This weekend an agent told me she wants to represent an author of mine and she hasn’t been this excited about a book since she represented two authors whose books became top sellers.
In our conversation, I happened to ask about another proposal a different client had sent in and she hadn’t seen it. Whoops. Turns out I forgot to tell the author to put “Requested material” and my name on the envelope. I knew better, but just forgot. My omission is your boon, since it’s an important point to remember.
[Note: I wrote this post some time ago. Most book proposals are sent by e-mail now, but do include “requested material:book proposal” in your subject line and include the conference where you met, the name of the person who introduced you, or anything else that will remind them of your connection .]
Here are 3 steps to make sure your book proposal gets read:
1. Send a query first. Only send the proposal once the agent or publisher requests it. Otherwise, it goes straight to the slush pile or sometimes even the trash—the penalty of not following directions.
2. Check the agent’s website to see if he or she prefers queries by phone or e-mail. Different agents have different preferences; your upfront research shows you’re a team player.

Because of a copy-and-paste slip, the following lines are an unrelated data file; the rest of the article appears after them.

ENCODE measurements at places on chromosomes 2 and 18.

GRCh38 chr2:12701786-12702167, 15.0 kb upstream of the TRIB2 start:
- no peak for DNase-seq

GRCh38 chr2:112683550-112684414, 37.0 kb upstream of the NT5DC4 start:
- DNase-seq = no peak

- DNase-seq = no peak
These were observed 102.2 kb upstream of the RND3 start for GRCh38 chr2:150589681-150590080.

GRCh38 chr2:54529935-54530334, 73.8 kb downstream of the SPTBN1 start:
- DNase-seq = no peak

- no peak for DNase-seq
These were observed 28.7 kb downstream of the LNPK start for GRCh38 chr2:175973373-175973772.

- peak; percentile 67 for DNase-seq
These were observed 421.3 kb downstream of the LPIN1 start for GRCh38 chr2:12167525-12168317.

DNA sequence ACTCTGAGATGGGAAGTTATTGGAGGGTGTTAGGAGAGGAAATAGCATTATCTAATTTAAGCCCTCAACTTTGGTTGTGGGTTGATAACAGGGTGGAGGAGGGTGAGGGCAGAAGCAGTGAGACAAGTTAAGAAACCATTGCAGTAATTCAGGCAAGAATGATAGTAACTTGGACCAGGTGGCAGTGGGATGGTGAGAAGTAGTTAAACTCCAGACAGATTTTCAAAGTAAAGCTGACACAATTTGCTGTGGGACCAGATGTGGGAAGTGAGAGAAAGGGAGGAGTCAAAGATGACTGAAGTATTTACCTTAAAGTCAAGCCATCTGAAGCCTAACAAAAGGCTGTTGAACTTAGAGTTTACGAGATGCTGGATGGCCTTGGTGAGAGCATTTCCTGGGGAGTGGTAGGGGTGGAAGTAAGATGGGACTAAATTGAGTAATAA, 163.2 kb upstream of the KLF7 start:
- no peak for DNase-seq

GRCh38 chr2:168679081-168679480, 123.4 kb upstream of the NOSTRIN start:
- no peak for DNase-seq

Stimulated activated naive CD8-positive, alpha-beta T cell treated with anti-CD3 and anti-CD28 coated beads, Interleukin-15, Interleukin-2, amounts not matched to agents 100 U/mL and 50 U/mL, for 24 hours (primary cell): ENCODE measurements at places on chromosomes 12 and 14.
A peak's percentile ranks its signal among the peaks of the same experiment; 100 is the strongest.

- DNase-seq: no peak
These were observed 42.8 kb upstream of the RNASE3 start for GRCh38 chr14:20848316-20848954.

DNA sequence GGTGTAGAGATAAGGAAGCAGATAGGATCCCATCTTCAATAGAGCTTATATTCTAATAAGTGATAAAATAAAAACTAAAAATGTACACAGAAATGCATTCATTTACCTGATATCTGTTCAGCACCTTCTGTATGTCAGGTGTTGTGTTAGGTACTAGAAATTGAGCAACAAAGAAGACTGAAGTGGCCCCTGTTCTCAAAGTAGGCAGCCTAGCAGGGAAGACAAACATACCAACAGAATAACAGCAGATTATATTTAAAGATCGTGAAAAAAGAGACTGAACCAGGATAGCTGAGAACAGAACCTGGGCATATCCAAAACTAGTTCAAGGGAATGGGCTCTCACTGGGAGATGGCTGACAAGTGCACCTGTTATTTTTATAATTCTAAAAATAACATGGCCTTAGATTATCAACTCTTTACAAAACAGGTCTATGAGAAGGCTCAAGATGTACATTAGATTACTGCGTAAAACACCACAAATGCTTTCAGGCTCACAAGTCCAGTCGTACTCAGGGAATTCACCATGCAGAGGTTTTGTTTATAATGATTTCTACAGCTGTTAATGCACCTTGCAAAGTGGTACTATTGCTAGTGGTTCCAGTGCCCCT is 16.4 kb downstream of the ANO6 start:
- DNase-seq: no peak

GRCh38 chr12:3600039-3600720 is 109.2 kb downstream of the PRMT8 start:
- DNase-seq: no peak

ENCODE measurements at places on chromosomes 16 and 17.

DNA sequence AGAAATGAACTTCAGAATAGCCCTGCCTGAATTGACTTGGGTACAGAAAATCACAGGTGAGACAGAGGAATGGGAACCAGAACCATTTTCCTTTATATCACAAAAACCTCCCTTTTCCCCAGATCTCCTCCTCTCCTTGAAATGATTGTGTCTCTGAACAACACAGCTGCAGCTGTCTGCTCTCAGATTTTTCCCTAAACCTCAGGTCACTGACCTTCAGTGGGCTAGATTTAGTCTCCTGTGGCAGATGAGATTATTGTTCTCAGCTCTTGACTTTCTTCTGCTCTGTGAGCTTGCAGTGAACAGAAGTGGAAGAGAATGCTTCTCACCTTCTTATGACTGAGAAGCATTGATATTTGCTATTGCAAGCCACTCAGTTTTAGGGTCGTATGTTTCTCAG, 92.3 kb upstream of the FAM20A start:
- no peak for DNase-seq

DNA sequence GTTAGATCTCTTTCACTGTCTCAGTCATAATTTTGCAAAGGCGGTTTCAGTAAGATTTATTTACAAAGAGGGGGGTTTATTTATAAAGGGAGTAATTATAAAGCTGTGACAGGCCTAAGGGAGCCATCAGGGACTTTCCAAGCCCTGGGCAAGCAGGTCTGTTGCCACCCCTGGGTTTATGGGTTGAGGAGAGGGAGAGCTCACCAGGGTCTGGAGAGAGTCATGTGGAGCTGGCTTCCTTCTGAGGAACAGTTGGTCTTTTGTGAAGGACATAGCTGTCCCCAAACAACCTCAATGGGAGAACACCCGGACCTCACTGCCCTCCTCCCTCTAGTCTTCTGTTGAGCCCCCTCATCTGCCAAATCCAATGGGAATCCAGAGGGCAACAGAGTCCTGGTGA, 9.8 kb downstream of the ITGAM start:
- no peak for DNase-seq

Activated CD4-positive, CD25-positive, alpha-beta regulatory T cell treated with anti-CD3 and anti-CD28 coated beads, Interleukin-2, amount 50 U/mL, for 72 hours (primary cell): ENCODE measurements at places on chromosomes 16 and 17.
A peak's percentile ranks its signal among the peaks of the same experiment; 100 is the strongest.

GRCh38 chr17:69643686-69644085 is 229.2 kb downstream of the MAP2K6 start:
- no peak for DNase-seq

3. Once an agent has requested your proposal, either because of a query you sent or a pitch you made in person at a conference, mark the envelope (left bottom corner) [or nowadays, it’s mostly the subject line of the e-mail]: “Requested:” followed by an abbreviated version of the title of your book. If you met the agent at a conference, include the conference where you met. For example, you might write, “Requested: Saigon Effect: Harvard Medical Course.” This will get you priority reading. I find that agents will look at a requested proposal I sent them anywhere from immediately to two weeks out, occasionally as long as a month. This is much, much faster than the slush pile.
My cautionary tale ends happily and provided compost for a quick and useful blog post. The agent was very kind and understanding about my omission.
So remember: Send a query first. Research the agent’s website for query preference. Mark the envelope “Requested” and stay away from that slush pile!